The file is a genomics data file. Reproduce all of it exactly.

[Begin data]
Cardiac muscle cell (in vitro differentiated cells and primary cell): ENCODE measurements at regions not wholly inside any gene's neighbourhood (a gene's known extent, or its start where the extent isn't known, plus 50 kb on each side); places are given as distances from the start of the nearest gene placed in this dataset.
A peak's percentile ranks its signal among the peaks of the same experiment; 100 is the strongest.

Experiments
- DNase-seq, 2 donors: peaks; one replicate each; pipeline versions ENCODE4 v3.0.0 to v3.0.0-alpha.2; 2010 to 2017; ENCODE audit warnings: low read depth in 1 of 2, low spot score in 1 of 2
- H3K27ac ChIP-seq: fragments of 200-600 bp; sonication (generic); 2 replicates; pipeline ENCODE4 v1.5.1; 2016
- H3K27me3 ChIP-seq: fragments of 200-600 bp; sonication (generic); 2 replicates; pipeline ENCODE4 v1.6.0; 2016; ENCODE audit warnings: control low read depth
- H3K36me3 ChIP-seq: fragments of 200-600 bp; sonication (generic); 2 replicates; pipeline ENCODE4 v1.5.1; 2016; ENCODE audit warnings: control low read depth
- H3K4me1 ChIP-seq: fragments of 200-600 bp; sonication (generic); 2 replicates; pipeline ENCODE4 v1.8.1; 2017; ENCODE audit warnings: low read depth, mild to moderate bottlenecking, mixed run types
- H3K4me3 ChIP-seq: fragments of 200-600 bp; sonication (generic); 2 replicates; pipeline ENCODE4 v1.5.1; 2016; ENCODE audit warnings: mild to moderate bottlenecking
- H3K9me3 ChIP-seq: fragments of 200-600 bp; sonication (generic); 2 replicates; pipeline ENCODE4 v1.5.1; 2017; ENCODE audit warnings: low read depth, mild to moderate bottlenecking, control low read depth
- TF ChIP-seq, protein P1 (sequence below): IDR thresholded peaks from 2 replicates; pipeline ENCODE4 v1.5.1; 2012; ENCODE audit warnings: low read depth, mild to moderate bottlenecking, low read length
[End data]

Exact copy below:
Cardiac muscle cell (in vitro differentiated cells and primary cell): ENCODE measurements at regions not wholly inside any gene's neighbourhood (a gene's known extent, or its start where the extent isn't known, plus 50 kb on each side); places are given as distances from the start of the nearest gene placed in this dataset.
A peak's percentile ranks its signal among the peaks of the same experiment; 100 is the strongest.

Experiments
- DNase-seq, 2 donors: peaks; one replicate each; pipeline versions ENCODE4 v3.0.0 to v3.0.0-alpha.2; 2010 to 2017; ENCODE audit warnings: low read depth in 1 of 2, low spot score in 1 of 2
- H3K27ac ChIP-seq: fragments of 200-600 bp; sonication (generic); 2 replicates; pipeline ENCODE4 v1.5.1; 2016
- H3K27me3 ChIP-seq: fragments of 200-600 bp; sonication (generic); 2 replicates; pipeline ENCODE4 v1.6.0; 2016; ENCODE audit warnings: control low read depth
- H3K36me3 ChIP-seq: fragments of 200-600 bp; sonication (generic); 2 replicates; pipeline ENCODE4 v1.5.1; 2016; ENCODE audit warnings: control low read depth
- H3K4me1 ChIP-seq: fragments of 200-600 bp; sonication (generic); 2 replicates; pipeline ENCODE4 v1.8.1; 2017; ENCODE audit warnings: low read depth, mild to moderate bottlenecking, mixed run types
- H3K4me3 ChIP-seq: fragments of 200-600 bp; sonication (generic); 2 replicates; pipeline ENCODE4 v1.5.1; 2016; ENCODE audit warnings: mild to moderate bottlenecking
- H3K9me3 ChIP-seq: fragments of 200-600 bp; sonication (generic); 2 replicates; pipeline ENCODE4 v1.5.1; 2017; ENCODE audit warnings: low read depth, mild to moderate bottlenecking, control low read depth
- TF ChIP-seq, protein P1 (sequence below): IDR thresholded peaks from 2 replicates; pipeline ENCODE4 v1.5.1; 2012; ENCODE audit warnings: low read depth, mild to moderate bottlenecking, low read length